I want to say this now: part of why I am disappointed is because the message is too easily swept off the pages.    We have had repeated diaries about how redistricting has setup completely "safe" districts; districts where House of Reps members will go unchallenged because it's a solid (R) or a solid (D).  I'm disappointed because not enough people get the message.

But being disappointed doesn't mean I'm not prepared to fight.   It doesn't mean that I'm giving up.   And what it definitely doesn't mean is that my disappointment means surrender.  

My disappointment means RESOLVE.   My disappointments mean that I will be the squeaky wheel.   My disappointment means that I will ask those who represent me to do more.  My disappointment means that when I have a chance, I will ask people to look into the faces and hearts of small children who are being disadvantaged and I will ask them:  IS THIS AMERICA?   Is this the country you believe in?

“The long-term effects of these funding reductions will likely be greater need for inpatient care, more crisis and emergency situations, an increase in suicides, more episodes of violence, added strain on fragile families, increased involvement with law enforcement and the judicial system, and compromised patient and community safety,”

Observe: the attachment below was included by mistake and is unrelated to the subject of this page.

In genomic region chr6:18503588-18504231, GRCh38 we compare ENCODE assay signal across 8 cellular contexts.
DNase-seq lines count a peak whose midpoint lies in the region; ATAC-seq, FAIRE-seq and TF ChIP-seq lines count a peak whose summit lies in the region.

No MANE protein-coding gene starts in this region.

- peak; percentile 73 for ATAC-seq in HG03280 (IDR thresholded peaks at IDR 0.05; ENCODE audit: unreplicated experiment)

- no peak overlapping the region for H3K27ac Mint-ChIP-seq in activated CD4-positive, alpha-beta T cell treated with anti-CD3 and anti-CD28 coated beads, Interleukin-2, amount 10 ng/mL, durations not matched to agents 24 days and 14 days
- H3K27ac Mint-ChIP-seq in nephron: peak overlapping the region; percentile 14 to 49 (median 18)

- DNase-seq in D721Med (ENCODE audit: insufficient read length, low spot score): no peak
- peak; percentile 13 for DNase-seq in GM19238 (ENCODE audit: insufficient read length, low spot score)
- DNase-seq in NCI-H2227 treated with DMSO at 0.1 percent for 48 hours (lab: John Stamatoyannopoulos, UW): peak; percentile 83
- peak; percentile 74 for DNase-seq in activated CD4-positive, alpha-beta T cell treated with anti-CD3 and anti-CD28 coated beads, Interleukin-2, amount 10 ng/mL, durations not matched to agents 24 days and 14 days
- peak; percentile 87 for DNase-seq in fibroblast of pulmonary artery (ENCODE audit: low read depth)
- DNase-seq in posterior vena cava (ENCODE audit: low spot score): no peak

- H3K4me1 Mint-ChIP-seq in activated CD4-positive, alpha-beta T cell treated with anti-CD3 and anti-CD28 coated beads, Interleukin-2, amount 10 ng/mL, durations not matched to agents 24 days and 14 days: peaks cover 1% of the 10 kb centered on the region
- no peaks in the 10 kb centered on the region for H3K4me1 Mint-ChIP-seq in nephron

I will be reminded by the fight that my parents put up.  The belief they put into a son that others gave up on.  I will remember it took them 15 years to convince people they were wrong.   And by God, if my parents were willing to fight, I will remind myself that the only way I can be ashamed is if I am unwilling to fight as hard.  

There is no shame in ever saying: For the love of my family and my country, I cannot be deterred.   For the love of my friends and those I believe in, I cannot surrender.  If there is only one fight in my life, I have to be willing to put it all out there to at least spread the word that the America I believe in exists in EVERY CONGRESSIONAL DISTRICT IN AMERICA.  I cannot say to myself: this are places in America that aren't worth fighting for.   There is a place in my country that doesn't matter because we can't win.  Every person in emergency care; every child who finds that suicide is an option because mental health isn't available, every family broken up because debt crushes them under... What can I do to help?  Can I help every one of them?  No.  Can I make a major change everywhere?  No.   But I can't excuse myself if I don't TRY.